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Students protest deregulation despite internal tension

Nabila Chemaissem and Justine Landis-Hanley report

Students united in protest last Wednesday as part of an Australia-wide “National Day of Action” (NDA) against fee deregulation, despite reports of internal dissatisfaction over poor organisation.

SRC President Chloe Smith said leaders had planned to march to UTS as part of the NDA, but redirected the protest to Michael Spence’s office due to the small crowd upon recommendations from members of Socialist Alternative.

SRC Education Officer Liam Carrigan also said the traditional rally was changed to a ‘speak out’ due to “concerns there had been inadequate building work” around the protest.

Smith said low attendance had been blamed on the National Union of Students’ (NUS) poor organisation.

“There were some disagreements as to what direction [the protest] took,” she said.

“The government made some announcements over the break and some people wanted the demands of the rally to be updated for that.”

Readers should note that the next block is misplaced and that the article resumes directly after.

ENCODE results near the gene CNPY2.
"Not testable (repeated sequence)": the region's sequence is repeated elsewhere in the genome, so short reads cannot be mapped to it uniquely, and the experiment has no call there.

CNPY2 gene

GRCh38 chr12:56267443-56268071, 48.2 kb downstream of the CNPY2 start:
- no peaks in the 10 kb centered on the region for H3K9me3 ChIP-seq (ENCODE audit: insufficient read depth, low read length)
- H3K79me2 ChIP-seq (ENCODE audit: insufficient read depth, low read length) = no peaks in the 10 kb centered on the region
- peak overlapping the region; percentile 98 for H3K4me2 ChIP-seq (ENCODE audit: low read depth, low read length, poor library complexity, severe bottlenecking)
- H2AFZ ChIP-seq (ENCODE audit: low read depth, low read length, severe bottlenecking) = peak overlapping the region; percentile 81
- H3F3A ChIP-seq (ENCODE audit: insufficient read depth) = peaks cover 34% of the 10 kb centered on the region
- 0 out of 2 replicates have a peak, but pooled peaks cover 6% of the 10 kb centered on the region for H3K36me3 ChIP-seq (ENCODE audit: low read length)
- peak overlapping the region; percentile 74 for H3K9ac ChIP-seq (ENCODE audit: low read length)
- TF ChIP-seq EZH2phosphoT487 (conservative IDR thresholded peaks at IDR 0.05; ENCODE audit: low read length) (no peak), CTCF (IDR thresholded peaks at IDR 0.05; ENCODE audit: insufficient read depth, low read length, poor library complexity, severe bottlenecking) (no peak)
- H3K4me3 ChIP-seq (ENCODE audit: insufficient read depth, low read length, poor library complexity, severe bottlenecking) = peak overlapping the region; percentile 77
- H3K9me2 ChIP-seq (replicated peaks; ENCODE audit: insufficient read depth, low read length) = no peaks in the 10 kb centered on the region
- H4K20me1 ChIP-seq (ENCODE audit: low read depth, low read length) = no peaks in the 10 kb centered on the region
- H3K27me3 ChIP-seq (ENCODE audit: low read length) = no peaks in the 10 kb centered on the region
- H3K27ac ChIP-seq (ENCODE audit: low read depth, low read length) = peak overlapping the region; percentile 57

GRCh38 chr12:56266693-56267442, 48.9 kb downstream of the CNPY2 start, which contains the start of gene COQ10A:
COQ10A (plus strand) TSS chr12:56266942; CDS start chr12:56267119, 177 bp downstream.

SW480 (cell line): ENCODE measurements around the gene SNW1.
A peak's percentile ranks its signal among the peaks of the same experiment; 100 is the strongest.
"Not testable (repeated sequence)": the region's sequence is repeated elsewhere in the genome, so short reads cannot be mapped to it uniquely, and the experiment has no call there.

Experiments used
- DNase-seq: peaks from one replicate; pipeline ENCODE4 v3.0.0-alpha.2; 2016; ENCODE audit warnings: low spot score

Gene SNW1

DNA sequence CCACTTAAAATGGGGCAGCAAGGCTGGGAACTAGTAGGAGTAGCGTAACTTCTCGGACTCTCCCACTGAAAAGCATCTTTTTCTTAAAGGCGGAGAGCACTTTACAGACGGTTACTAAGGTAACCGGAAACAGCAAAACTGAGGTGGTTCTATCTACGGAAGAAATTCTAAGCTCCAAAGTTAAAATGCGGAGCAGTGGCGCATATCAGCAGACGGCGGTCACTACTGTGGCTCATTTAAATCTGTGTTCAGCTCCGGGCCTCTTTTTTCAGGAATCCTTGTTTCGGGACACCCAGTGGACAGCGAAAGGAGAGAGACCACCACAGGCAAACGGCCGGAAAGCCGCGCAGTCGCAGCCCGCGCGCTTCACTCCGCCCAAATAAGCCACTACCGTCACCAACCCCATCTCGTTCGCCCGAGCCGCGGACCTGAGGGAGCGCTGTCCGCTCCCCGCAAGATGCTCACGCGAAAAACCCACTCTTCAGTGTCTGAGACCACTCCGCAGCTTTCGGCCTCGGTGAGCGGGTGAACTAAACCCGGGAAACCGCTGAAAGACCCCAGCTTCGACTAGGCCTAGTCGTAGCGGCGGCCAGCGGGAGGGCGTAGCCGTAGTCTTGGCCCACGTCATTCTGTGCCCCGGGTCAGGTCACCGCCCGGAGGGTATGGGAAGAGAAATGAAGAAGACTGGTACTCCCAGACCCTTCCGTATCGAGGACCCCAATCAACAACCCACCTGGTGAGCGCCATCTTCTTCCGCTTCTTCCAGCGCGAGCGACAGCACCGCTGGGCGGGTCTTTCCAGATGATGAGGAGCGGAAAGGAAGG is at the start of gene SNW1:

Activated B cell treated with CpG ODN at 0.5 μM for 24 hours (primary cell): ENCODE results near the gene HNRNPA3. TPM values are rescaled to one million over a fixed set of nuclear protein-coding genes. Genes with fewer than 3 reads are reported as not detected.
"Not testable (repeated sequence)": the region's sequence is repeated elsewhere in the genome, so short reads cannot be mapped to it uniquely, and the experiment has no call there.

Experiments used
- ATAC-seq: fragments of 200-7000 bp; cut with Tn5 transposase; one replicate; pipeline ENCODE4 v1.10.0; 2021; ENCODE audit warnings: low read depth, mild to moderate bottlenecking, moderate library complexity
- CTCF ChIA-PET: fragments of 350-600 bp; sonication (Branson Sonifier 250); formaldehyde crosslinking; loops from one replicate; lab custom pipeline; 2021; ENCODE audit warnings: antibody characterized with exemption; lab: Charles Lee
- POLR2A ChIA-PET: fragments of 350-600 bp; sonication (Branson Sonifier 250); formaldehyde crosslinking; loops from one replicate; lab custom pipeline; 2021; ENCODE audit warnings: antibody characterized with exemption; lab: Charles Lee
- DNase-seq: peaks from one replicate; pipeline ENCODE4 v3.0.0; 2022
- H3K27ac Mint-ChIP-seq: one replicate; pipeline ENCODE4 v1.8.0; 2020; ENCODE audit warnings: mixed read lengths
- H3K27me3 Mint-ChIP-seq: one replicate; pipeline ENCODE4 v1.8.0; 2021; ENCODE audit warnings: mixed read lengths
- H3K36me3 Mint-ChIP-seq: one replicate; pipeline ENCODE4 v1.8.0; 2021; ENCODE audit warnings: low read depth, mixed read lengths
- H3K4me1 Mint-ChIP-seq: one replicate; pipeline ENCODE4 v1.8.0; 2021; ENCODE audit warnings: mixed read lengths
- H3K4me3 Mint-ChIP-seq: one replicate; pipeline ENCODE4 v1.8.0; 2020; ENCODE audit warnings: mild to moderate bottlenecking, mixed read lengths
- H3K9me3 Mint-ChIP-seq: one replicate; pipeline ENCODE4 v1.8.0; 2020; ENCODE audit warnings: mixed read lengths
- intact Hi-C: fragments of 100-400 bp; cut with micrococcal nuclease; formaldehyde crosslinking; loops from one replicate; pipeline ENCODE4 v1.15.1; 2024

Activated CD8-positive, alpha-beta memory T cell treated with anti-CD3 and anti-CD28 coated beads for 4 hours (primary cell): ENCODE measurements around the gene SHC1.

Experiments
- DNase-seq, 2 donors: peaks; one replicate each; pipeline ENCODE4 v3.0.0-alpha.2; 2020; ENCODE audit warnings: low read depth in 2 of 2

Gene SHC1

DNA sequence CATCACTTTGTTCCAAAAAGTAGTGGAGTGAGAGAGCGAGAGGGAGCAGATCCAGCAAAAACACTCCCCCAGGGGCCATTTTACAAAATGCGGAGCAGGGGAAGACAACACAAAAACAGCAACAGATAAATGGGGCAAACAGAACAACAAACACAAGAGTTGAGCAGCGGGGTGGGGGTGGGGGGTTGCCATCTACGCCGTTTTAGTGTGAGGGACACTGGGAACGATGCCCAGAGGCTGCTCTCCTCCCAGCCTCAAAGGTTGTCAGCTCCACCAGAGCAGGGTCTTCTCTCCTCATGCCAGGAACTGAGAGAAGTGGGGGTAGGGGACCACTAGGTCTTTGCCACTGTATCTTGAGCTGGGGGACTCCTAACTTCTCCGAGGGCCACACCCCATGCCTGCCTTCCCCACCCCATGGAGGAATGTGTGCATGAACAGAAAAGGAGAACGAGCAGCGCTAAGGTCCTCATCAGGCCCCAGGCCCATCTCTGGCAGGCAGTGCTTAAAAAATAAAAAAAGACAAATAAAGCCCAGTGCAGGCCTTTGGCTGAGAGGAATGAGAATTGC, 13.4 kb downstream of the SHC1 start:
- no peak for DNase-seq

“A general feel was that not as much organisation has been put into this NDA as with other ones, but that over the break, I think organisation has stepped up at USyd, UTS and UNSW”.

Honi understands a factional rift emerged after Socialist Alternative members in Sydney accused NUS Education Officer and NLS member, Max Murphy, of poor organisation, such as failing to provide promotional materials more than three weeks before the rally.

Other activists defended Murphy, saying he successfully built strong NDAs in Queensland and Victoria.

Loretta Picone, a visual arts graduate clad in chains and carrying signs saying “$100,000+ degrees are Anti-Australian”, was also disappointed in the University’s lack of transparency regarding the closure of the Sydney College of the Arts.

Carrigan conceded that whilst the speak-out had been poorly organised, its ultimate purpose was to build towards a major budget rally scheduled for May 11.